Example research essay topic: How To Recognize Plagarism And Unacceptable Forms Of Paraphrasing – 841 words

How to Recognize Unacceptable and Acceptable
Paraphrases Here’s the ORIGINAL text, from page 1
of Lizzie Borden: A Case Book of Family and Crime
in the 1890s by Joyce Williams et al.: The rise of
industry, the growth of cities, and the expansion
of the population were the three great
developments of late nineteenth century American
history. As new, larger, steam-powered factories
became a feature of the American landscape in the
East, they transformed farm hands into industrial
laborers, and provided jobs for a rising tide of
immigrants. With industry came urbanization the
growth of large cities (like Fall River,
Massachusetts, where the Bordens lived) which
became the centers of production as well as of
commerce and trade. Here’s an UNACCEPTABLE
paraphrase that is plagiarism: The increase of
industry, the growth of cities, and the explosion
of the population were three large factors of
nineteenth century America. As steam-driven
companies became more visible in the eastern part
of the country, they changed farm hands into
factory workers and provided jobs for the large
wave of immigrants. With industry came the growth
of largecities like Fall River where the Bordens
lived which turned into centers of commerce and
trade as well as production.

What makes this
passage plagiarism? The preceding passage is
considered plagiarism for two reasons: * the
writer has only changed around a few words and
phrases, or changed the order of the original’s
sentences. * the writer has failed to cite a
source for any of the ideas or facts. If you do
either or both of these things, you are
plagiarizing. NOTE: This paragraph is also
problematic because it changes the sense of
several sentences (for example, “steam-driven
companies” in sentence two misses the original’s
emphasis on factories). Here’s an ACCEPTABLE
paraphrase: Fall River, where the Borden family
lived, was typical of northeastern industrial
cities of the nineteenth century. Steam-powered
production had shifted labor from agriculture to
manufacturing, and as immigrants arrived in the
US, they found work in these new factories.

As a
result, populations grew, and large urban areas
arose. Fall River was one of these manufacturing
and commercial centers (Williams 1). Why is this
passage acceptable? This is acceptable
paraphrasing because the writer: * accurately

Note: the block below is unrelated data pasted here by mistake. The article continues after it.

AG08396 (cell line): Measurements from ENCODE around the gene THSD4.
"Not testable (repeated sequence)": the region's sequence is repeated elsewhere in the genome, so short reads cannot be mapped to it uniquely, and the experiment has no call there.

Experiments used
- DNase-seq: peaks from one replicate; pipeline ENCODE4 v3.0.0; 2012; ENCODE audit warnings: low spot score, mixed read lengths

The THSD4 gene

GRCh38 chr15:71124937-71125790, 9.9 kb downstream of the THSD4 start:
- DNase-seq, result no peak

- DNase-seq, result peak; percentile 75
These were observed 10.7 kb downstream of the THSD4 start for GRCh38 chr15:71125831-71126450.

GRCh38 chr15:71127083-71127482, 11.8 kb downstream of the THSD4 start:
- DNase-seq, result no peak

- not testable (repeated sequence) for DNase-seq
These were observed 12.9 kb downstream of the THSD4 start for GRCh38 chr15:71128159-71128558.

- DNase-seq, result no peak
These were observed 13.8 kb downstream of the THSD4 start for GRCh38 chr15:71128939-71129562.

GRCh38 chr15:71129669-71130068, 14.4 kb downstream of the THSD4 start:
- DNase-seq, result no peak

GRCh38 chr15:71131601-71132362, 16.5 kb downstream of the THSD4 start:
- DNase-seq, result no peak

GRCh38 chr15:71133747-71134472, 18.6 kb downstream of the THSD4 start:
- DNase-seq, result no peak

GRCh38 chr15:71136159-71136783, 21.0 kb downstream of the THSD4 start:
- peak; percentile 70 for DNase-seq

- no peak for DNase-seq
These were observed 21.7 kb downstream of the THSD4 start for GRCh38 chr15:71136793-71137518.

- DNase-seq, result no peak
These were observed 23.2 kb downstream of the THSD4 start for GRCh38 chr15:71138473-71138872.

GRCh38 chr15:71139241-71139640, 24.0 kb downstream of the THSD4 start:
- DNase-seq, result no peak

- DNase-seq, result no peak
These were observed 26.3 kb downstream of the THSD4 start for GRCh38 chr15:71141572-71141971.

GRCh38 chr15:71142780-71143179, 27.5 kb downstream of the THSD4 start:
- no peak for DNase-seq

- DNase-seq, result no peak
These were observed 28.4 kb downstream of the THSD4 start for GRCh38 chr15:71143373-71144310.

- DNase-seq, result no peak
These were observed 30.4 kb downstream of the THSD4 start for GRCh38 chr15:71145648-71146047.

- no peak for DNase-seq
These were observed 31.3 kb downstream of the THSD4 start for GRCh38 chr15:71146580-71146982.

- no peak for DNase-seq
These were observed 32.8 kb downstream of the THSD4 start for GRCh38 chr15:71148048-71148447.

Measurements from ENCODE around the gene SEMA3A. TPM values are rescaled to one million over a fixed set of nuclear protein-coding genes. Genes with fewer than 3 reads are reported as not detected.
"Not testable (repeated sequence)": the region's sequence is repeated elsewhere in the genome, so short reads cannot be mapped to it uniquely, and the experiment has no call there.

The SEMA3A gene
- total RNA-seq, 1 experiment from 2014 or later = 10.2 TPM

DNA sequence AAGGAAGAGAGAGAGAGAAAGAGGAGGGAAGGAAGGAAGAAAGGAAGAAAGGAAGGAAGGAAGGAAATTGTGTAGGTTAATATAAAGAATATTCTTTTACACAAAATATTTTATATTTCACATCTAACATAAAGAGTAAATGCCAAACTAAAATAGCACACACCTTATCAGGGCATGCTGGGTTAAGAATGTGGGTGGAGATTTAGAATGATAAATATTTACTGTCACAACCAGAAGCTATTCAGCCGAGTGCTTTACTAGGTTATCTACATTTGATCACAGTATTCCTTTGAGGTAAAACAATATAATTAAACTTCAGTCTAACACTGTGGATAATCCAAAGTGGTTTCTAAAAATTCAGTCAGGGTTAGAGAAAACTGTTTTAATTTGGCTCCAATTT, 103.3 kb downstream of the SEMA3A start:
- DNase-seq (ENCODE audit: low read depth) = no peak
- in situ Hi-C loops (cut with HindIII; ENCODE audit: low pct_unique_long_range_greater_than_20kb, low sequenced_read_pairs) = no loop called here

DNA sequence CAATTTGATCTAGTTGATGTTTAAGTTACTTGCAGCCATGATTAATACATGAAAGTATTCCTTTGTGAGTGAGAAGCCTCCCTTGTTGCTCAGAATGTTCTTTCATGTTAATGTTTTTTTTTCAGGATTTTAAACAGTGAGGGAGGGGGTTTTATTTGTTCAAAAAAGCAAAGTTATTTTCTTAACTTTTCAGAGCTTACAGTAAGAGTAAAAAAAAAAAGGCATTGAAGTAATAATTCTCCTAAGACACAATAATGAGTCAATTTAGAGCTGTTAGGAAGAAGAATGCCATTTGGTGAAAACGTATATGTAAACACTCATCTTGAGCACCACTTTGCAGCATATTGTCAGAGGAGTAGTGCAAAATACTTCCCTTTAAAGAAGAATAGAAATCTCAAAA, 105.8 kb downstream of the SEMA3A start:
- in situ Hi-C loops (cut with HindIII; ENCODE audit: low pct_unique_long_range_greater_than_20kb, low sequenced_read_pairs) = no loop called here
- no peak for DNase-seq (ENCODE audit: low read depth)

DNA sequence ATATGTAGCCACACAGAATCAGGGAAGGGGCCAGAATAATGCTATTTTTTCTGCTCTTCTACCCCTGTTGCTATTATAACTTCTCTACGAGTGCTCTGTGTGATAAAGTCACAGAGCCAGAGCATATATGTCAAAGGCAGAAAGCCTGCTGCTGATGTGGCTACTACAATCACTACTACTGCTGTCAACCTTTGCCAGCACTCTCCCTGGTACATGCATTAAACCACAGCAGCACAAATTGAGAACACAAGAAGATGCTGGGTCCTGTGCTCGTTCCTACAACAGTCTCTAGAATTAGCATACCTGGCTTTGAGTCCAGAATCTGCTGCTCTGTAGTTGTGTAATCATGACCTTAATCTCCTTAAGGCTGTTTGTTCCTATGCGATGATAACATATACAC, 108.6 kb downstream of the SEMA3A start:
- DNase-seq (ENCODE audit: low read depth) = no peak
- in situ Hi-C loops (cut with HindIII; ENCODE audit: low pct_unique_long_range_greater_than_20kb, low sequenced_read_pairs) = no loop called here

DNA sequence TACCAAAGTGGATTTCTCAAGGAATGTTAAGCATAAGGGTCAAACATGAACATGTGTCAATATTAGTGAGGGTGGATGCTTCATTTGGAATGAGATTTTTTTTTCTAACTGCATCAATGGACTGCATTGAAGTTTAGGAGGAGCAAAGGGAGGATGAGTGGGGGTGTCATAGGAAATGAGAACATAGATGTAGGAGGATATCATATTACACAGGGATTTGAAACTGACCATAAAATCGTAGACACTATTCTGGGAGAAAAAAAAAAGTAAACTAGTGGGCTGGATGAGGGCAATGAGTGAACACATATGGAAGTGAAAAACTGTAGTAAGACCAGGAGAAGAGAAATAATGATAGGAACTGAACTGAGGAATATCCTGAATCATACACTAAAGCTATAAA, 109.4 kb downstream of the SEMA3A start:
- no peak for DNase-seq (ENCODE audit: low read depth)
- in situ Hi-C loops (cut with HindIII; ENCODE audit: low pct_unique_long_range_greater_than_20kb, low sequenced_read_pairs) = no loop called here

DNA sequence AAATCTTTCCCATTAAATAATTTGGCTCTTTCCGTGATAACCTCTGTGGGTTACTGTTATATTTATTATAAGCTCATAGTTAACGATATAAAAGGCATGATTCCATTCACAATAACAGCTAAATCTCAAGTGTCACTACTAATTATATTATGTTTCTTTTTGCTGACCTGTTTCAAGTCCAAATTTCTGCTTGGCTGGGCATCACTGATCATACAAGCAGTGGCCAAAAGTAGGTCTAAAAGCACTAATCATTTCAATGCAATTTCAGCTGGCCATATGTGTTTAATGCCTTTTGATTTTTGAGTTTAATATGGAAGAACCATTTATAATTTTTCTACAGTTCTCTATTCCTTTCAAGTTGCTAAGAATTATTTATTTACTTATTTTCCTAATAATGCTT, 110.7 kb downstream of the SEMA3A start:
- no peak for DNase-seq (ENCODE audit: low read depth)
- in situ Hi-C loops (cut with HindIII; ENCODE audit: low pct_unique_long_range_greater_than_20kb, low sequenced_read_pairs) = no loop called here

relays the information in the original * uses her
own words. * lets her reader know the source of
her information. Here’s an example of quotation
and paraphrase used together, which is also
ACCEPTABLE: Fall River, where the Borden family
lived, was typical of northeastern industrial
cities of the nineteenth century. As steam-powered
production shifted labor from agriculture to
manufacturing, the demand for workers “transformed
farm hands into factory workers,” and created jobs
for immigrants.

In turn, growing populations
increased the size of urban areas. Fall River was
one of these manufacturing hubs that were also
“centers of commerce and trade” (Williams 1) Why
is this passage acceptable? This is acceptable
paraphrasing because the writer: * records the
information in the original passage accurately. *
gives credit for the ideas in this passage. *
indicated which part is taken directly from her
source by putting the passage in quotation marks
and citing the page number. Strategies for
Avoiding Plagiarism 1. Put in quotations
everything that comes directly from the text
especially when taking notes.

2. Paraphrase, but
be sure you are not just rearranging or replacing
a few words. Instead, read over what you want to
paraphrase carefully; cover up the text with your
hand, or close the text so you can’t see any of it
(and so aren’t tempted to use the text as a
“guide”). Write out the idea in your own words
without peeking. 3. Check your paraphrase against
the original text to be sure you have not
accidentally used the same phrases or words, and
that the information is accurate.

Terms You Need
to Know (or What is Common Knowledge?) Common
knowledge: facts that can be found in numerous
places and are likely to be known by a lot of
people. Example: John F. Kennedy was elected
President of the United States in 1960. This is
generally known information. You do not need to
document this fact. However, you must document
facts that are not generally known and ideas that
interpret facts.

Example: According the American
Family Leave Coalition’s new book, Family Issues
and Congress, President Bush’s relationship with
Congress has hindered family leave legislation
(6). The idea that “Bush’s relationship with
Congress has hindered family leave legislation” is
not a fact but an interpretation; consequently,
you need to cite your source. Quotation: using
someone’s words. When you quote, place the passage
you are using in quotation marks, and document the
source according to a standard documentation
style. The following example uses the Modern
Language Association’s style: Example: According
to Peter S. Pritchard in USA Today, “Public
schools need reform but they’re irreplaceable in
teaching all the nation’s young” (14).

Paraphrase:
using someone’s ideas, but putting them in your
own words. This is probably the skill you will use
most when incorporating sources into your writing.
Although you use your own words to paraphrase, you
must still acknowledge the source of the
information..

Research essay sample on How To Recognize Plagarism And Unacceptable Forms Of Paraphrasing